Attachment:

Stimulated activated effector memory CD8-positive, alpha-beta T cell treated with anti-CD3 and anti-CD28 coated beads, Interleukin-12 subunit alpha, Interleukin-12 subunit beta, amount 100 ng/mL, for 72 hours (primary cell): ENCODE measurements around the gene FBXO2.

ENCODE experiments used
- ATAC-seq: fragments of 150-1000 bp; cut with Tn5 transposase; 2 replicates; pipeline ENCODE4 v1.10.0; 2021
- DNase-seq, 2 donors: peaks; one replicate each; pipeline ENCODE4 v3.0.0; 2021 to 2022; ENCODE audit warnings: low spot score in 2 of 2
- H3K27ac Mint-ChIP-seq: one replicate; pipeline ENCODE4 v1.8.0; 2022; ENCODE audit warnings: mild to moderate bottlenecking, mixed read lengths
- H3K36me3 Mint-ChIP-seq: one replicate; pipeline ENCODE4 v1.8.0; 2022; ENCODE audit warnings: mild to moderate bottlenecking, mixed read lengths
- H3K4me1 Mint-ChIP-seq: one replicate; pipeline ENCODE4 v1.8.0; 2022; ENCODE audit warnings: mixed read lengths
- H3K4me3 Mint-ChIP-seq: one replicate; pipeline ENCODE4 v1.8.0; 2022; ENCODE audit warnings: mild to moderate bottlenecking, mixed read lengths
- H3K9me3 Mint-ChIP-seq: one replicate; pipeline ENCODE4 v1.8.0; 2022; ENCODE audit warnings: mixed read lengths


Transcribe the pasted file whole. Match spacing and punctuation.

Stimulated activated effector memory CD8-positive, alpha-beta T cell treated with anti-CD3 and anti-CD28 coated beads, Interleukin-12 subunit alpha, Interleukin-12 subunit beta, amount 100 ng/mL, for 72 hours (primary cell): ENCODE measurements around the gene FBXO2.

ENCODE experiments used
- ATAC-seq: fragments of 150-1000 bp; cut with Tn5 transposase; 2 replicates; pipeline ENCODE4 v1.10.0; 2021
- DNase-seq, 2 donors: peaks; one replicate each; pipeline ENCODE4 v3.0.0; 2021 to 2022; ENCODE audit warnings: low spot score in 2 of 2
- H3K27ac Mint-ChIP-seq: one replicate; pipeline ENCODE4 v1.8.0; 2022; ENCODE audit warnings: mild to moderate bottlenecking, mixed read lengths
- H3K36me3 Mint-ChIP-seq: one replicate; pipeline ENCODE4 v1.8.0; 2022; ENCODE audit warnings: mild to moderate bottlenecking, mixed read lengths
- H3K4me1 Mint-ChIP-seq: one replicate; pipeline ENCODE4 v1.8.0; 2022; ENCODE audit warnings: mixed read lengths
- H3K4me3 Mint-ChIP-seq: one replicate; pipeline ENCODE4 v1.8.0; 2022; ENCODE audit warnings: mild to moderate bottlenecking, mixed read lengths
- H3K9me3 Mint-ChIP-seq: one replicate; pipeline ENCODE4 v1.8.0; 2022; ENCODE audit warnings: mixed read lengths